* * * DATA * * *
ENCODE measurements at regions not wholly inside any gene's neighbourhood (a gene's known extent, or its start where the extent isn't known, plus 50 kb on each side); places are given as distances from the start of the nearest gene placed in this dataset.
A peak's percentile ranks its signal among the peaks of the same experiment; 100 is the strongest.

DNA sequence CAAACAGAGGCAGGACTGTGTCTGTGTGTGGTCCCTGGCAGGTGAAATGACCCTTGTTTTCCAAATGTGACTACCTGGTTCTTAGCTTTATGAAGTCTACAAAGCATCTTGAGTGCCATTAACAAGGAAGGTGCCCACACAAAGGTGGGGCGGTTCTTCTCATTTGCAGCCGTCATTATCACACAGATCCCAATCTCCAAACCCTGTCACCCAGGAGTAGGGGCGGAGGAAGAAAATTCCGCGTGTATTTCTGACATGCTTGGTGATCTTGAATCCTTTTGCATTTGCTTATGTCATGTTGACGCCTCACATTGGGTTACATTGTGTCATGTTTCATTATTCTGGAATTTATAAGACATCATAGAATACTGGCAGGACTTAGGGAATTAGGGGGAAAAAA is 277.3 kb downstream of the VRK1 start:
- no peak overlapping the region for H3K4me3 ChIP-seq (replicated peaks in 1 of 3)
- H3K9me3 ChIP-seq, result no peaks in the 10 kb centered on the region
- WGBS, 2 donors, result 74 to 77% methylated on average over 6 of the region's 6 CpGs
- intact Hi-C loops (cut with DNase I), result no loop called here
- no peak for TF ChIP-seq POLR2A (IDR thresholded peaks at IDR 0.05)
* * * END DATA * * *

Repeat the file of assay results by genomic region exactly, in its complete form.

ENCODE measurements at regions not wholly inside any gene's neighbourhood (a gene's known extent, or its start where the extent isn't known, plus 50 kb on each side); places are given as distances from the start of the nearest gene placed in this dataset.
A peak's percentile ranks its signal among the peaks of the same experiment; 100 is the strongest.

DNA sequence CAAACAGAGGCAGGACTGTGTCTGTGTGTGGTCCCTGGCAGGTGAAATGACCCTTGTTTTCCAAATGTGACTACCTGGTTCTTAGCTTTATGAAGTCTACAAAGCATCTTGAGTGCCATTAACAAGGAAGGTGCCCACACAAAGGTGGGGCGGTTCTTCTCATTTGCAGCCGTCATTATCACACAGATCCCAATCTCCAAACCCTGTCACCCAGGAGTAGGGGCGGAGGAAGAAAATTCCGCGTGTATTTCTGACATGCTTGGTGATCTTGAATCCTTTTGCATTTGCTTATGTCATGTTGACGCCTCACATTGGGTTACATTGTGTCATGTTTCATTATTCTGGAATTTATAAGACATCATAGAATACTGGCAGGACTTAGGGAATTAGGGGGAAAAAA is 277.3 kb downstream of the VRK1 start:
- no peak overlapping the region for H3K4me3 ChIP-seq (replicated peaks in 1 of 3)
- H3K9me3 ChIP-seq, result no peaks in the 10 kb centered on the region
- WGBS, 2 donors, result 74 to 77% methylated on average over 6 of the region's 6 CpGs
- intact Hi-C loops (cut with DNase I), result no loop called here
- no peak for TF ChIP-seq POLR2A (IDR thresholded peaks at IDR 0.05)